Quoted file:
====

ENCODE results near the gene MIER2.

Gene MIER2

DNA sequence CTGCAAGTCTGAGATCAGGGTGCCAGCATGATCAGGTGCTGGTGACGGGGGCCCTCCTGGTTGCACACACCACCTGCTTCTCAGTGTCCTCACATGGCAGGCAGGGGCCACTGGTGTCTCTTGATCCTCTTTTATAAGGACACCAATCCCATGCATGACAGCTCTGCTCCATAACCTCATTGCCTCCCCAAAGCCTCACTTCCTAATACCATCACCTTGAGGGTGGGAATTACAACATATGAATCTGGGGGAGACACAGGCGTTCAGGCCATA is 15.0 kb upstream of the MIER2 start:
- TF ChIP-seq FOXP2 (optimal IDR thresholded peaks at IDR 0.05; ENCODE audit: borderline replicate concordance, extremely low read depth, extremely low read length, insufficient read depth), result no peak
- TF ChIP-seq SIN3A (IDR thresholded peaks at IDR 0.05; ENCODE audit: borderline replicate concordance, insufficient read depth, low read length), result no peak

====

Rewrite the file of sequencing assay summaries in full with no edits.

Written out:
ENCODE results near the gene MIER2.

Gene MIER2

DNA sequence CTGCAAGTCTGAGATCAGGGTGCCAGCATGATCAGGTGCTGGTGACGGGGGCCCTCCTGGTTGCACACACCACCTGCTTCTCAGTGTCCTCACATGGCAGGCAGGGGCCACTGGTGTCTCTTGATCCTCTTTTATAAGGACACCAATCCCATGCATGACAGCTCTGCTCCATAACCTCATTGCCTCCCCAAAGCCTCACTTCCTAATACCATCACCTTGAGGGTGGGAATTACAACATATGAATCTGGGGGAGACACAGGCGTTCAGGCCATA is 15.0 kb upstream of the MIER2 start:
- TF ChIP-seq FOXP2 (optimal IDR thresholded peaks at IDR 0.05; ENCODE audit: borderline replicate concordance, extremely low read depth, extremely low read length, insufficient read depth), result no peak
- TF ChIP-seq SIN3A (IDR thresholded peaks at IDR 0.05; ENCODE audit: borderline replicate concordance, insufficient read depth, low read length), result no peak